Hit the Bull’s eye

Take steady aim to secure corporate contracts

firm whose clients also include Southern Co. and Lucent Technologies. “We buy underperforming companies that aren’t able to compete to expand our network of facilities around the country. By acquiring them we are able to offer expanded and diverse capabilities to our clients and demonstrate we can take on more of their business.”

Indeed, acquisitions, joint ventures and mergers-trends affecting large, majority companies-are trickling down to small firms, says Michel. African American entrepreneurs have the opportunity to expand their expertise and market base by using these strategies to acquire corporate contracts.

TAKING THE BACON
Entrepreneurs should be aware that securing a contract doesn’t happen overnight-it could take one month or three years, unless you’re asked to perform ASAP in an emergency situation like Smith of A-1 Professional Property Services. However, you must stay in contact with the diversity supplier manager throughout the process and have a plan in place to stick with it to the end, which includes building a client base and having the financial means to pursue contracts and maintain existing ones.

According to Holland, most companies put out an RFP 30-45 days before they ask for a response. An evaluation may take up to six months if the company has an existing contract and the bidding process may take several months as well. It’s also key to maintain a consistent, measurable level of service, so you can always foster continuous growth, says Stokes.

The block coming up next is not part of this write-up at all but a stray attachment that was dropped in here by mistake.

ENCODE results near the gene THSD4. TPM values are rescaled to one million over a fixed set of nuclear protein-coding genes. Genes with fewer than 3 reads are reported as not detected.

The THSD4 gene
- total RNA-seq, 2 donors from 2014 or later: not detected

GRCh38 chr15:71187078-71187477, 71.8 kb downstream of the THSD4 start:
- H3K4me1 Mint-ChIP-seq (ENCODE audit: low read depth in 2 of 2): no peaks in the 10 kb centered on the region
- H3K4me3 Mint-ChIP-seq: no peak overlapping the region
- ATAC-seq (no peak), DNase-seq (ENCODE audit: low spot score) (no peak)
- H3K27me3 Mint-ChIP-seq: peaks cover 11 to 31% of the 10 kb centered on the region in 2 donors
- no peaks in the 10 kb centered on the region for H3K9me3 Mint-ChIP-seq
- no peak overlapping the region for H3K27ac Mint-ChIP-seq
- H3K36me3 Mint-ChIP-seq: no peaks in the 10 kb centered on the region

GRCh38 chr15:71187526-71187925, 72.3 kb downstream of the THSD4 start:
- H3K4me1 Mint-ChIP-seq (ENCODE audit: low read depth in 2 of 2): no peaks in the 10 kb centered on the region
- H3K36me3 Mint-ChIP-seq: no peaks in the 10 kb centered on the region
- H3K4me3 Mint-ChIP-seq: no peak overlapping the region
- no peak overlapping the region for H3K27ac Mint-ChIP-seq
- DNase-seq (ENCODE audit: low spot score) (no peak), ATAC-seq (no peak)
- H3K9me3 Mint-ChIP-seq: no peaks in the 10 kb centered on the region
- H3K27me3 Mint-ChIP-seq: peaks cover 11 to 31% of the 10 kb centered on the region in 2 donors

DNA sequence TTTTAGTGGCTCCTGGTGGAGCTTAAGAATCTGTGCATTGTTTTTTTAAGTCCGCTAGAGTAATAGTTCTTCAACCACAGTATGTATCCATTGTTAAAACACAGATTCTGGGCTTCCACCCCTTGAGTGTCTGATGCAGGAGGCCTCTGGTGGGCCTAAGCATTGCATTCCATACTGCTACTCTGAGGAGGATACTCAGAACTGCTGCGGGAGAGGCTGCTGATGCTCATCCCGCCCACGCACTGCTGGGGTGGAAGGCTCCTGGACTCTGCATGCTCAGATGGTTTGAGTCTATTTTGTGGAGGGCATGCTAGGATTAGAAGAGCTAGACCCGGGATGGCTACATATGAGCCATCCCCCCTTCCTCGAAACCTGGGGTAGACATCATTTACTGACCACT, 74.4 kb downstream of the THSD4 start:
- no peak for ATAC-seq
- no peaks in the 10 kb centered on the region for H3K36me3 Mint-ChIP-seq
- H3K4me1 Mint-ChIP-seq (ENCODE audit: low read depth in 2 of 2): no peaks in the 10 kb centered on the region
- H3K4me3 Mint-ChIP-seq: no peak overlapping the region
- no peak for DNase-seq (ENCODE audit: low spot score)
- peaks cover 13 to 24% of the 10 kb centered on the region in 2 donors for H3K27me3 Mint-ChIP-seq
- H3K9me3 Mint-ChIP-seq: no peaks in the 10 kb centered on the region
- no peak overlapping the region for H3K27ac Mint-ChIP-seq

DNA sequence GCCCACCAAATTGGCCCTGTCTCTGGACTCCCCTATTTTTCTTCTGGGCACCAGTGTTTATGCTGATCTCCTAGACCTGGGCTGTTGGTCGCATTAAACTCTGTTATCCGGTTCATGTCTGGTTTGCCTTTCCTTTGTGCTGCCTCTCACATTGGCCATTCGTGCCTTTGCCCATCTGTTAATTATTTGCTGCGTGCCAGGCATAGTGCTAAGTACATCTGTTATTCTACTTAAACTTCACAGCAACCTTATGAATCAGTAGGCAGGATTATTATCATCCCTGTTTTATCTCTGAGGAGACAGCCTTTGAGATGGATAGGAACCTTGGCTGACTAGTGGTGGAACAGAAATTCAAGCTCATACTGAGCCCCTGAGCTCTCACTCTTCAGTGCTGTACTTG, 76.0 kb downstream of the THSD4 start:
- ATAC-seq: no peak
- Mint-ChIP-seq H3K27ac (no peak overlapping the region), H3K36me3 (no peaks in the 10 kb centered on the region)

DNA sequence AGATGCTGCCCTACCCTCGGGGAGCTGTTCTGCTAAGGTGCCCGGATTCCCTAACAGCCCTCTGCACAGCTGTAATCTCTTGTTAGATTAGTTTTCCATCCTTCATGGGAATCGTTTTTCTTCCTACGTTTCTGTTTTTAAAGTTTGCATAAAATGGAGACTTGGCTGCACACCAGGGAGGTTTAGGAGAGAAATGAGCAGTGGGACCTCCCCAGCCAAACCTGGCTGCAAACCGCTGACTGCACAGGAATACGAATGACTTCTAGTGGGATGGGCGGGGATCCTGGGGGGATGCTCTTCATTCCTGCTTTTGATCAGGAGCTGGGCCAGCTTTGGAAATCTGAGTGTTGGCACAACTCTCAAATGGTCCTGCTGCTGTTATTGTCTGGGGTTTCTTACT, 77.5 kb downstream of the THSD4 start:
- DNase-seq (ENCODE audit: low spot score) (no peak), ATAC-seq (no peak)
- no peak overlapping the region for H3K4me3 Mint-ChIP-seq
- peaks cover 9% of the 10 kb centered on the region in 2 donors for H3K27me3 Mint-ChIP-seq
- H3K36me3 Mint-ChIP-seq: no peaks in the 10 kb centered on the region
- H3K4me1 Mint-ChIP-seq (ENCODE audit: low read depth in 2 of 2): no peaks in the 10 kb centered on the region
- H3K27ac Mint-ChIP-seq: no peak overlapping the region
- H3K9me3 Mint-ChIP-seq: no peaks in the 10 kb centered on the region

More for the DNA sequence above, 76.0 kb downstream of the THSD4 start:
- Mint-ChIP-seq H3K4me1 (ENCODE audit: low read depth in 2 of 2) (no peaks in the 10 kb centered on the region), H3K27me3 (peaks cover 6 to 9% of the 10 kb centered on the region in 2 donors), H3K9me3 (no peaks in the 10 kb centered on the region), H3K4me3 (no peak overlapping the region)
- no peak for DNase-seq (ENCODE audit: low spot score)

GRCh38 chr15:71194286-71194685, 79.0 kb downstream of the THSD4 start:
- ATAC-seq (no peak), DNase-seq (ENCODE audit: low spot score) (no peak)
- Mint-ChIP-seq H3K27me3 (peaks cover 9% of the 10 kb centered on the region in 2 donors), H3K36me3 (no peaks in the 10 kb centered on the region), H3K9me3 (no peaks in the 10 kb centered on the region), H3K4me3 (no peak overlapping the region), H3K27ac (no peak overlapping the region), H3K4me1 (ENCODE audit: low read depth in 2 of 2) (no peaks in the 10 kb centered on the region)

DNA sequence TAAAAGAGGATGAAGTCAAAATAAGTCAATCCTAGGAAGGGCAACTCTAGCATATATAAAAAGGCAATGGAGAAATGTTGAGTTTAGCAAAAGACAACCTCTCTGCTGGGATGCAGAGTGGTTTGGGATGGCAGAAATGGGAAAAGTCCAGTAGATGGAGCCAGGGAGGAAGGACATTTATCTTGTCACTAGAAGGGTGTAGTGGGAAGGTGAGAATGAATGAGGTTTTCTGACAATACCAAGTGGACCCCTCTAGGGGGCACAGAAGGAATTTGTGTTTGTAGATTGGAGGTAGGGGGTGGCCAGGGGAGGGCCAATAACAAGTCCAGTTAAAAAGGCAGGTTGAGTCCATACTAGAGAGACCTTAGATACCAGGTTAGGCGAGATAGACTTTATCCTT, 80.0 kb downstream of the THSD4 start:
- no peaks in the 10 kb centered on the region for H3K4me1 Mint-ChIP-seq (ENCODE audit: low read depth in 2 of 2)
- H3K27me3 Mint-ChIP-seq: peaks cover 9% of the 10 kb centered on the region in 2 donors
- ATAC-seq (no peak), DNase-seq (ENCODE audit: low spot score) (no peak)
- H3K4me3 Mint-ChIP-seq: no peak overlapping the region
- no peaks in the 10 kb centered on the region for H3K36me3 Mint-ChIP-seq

If you make the right contacts, do your homework, thoroughly understand what you have to offer and what potential clients need and stay persistent, scoring corporate contracts will be within your reach.

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KEEPING A COMPETITIVE ADVANTAGE
To stay in the game of private or federal procurement, follow this advice from procurement officials and the players.
Develop your core competency or niche and aggressively market your products or services by establishing relationships with procurement officers.

  • Become familiar with corporations’ or agencies’ needs for products and services and their specifications, deliverables and quality of work to be completed before bidding on a contract.
  • Bidding as a sole source contractor gives you the experience to bid on other contracts, but to expand your market share, consider partnering, merging, acquiring or forming joint ventures with other small and large firms as a prime or as a subcontractor.
  • Seek out a small business development center, which can show you how to contact agencies, get your company’s name on a bidder list, help you understand solicitations, get bonded or construct a business plan to obtain a bank loan or become 8(a) certified.
  • Submit your offer with examples of commercial prices you have charged and references from satisfied customers.
  • For subcontracting opportunities, check out lists of past contract awards and firms that have responded to announcements of pending procurements. This can provide you with valuable leads.
  • Ask a successful federal or corporate supplier to help you navigate the corporate maze, mentor you or provide legal, accounting or human resource management if you lack this expertise.
  • Become technically savvy.
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